My first reaction was, if this is a garden, where are the plants? There is certainly lawn, which is an odd sight as you look in from outside. Three large glass tanks, suitable for fish, have been set down on the lawn; they are surrounded by volcanic pebble, giving an oriental effect. Set into the lawn near the door, for anyone visiting the exhibition to walk on, is a flat glass tank or press, painted on the surface, like the other tanks and frames on the walls.
All these glass shapes have been filled with a mixture of organic and inorganic objects: compost with seeds in, ferns, orchids, two halves of a banana that will turn to mould, feathers. A rabbit's head signifies the wildness of a garden, and wigs represent human growth. As the exhibition continues seeds will put out roots and shoots and plants will push against the glass sides. When they are too big for the large tanks they will be moved to the glass press and people will walk on them and compress them.
All this is designed by Tony Heywood to explore his belief that creating a garden is a process, not something instantaneous - despite what television shows might have us believe. He feels that the idea that a garden is little more than exterior wallpaper is a travesty: a garden is not an object, but an experience, something out of the control of the person who created it.
Heywood believes most forms of art have become too passive, and this exhibition is his attempt to show that an aesthetic experience can also involve participation. But he is clearly interested in providing a hands- on experience as much as he is in talking about his art. When he is not involved in the gallery world, Tony Heywood is also head gardener for the Hyde Park Estate. Ask him whether he is artist or gardener first, and he finds it difficult to separate the two.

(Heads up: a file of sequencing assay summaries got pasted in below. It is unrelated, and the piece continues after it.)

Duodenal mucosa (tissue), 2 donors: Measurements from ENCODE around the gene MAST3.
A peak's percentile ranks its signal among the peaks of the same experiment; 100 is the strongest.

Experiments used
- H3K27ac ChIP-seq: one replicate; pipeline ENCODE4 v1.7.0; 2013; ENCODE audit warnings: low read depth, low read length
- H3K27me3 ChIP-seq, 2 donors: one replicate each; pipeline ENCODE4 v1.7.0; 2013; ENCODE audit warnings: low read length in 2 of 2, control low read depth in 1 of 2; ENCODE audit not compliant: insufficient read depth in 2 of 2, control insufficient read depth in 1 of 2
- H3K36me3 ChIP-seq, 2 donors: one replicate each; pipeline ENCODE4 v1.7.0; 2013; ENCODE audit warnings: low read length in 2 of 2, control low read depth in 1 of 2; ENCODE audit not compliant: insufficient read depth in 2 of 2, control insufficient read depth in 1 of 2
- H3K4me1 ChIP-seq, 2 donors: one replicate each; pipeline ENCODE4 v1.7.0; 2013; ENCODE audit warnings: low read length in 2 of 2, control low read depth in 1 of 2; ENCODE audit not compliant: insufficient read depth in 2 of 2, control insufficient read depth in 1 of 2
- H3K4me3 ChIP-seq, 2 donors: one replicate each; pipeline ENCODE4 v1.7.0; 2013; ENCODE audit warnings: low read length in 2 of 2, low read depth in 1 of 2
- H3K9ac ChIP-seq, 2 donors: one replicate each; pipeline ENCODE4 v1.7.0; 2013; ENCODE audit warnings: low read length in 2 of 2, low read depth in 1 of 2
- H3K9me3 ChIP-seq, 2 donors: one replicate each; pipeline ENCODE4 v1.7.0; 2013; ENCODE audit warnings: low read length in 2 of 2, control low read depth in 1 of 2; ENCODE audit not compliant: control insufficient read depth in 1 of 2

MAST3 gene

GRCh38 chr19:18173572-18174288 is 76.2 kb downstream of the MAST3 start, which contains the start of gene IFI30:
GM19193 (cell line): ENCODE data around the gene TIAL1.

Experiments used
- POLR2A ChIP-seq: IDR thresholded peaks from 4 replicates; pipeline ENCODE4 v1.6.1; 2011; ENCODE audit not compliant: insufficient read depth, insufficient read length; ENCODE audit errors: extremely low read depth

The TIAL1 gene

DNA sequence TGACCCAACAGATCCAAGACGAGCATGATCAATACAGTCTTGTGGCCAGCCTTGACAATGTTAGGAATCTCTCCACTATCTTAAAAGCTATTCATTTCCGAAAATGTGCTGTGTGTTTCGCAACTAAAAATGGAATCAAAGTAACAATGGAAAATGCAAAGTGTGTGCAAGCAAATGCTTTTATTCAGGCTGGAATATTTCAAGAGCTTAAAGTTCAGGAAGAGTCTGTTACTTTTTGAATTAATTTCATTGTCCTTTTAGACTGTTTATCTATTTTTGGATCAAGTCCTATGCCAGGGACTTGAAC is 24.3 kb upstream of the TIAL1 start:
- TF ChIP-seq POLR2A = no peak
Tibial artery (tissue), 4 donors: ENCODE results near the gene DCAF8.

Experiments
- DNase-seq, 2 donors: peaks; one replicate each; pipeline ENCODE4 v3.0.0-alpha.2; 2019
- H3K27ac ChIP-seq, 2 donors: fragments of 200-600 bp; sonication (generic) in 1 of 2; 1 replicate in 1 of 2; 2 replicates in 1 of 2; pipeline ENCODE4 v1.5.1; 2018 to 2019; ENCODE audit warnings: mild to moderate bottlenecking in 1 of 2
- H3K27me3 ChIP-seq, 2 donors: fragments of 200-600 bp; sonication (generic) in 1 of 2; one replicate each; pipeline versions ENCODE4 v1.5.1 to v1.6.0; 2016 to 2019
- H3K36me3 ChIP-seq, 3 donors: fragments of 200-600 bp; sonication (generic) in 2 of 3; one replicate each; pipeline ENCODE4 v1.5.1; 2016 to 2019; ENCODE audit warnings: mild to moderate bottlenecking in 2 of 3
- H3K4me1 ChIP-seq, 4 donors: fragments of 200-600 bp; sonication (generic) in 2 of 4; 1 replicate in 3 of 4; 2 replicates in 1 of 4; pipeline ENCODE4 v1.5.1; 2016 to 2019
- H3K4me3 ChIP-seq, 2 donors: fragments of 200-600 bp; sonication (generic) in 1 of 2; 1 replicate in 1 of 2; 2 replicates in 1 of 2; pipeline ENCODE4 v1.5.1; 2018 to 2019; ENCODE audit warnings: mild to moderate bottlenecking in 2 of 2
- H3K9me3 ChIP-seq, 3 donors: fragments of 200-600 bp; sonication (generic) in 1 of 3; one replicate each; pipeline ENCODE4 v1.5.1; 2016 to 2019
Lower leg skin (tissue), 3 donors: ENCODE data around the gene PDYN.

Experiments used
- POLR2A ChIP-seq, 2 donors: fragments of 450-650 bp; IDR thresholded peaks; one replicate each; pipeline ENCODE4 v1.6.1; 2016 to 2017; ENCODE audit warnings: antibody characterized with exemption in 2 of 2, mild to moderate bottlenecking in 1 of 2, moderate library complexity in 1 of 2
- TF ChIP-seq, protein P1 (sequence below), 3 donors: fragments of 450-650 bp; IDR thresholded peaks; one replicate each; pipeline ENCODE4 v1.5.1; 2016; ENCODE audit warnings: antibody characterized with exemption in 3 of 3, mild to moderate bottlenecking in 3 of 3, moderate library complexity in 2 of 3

Mulch is an extreme example of what Heywood has been attempting since 1984, when he took over his present duties. He has no responsibility for Hyde Park itself but cares for the squares and roof gardens of a triangle of land to the north, owned by the Church Commissioners. Some parts of the estate are more conservative than others: the residents of Hyde Park Square turned down snail-shaped sculptures to be hung in their trees. Heywood admits that there are murmurings that he spends too much time being creative and not enough cutting the grass!
The glass press he is using in his exhibition has given rise to another controversial idea; he would like to see the container used to keep the ashes of a loved one, which could be sprinkled among stones, mosses and other plant material; personal possessions could be put in, too. This combines the ideas of life, death and regeneration that Tony Heywood feels are so vital to any garden, even one in a gallery.
Mulch is at the Fordham Gallery, 20 Fordham Street, London E1 from today until 25 June. Opening hours: noon-7pm Monday-Friday, 11am-5pm Saturday and Sunday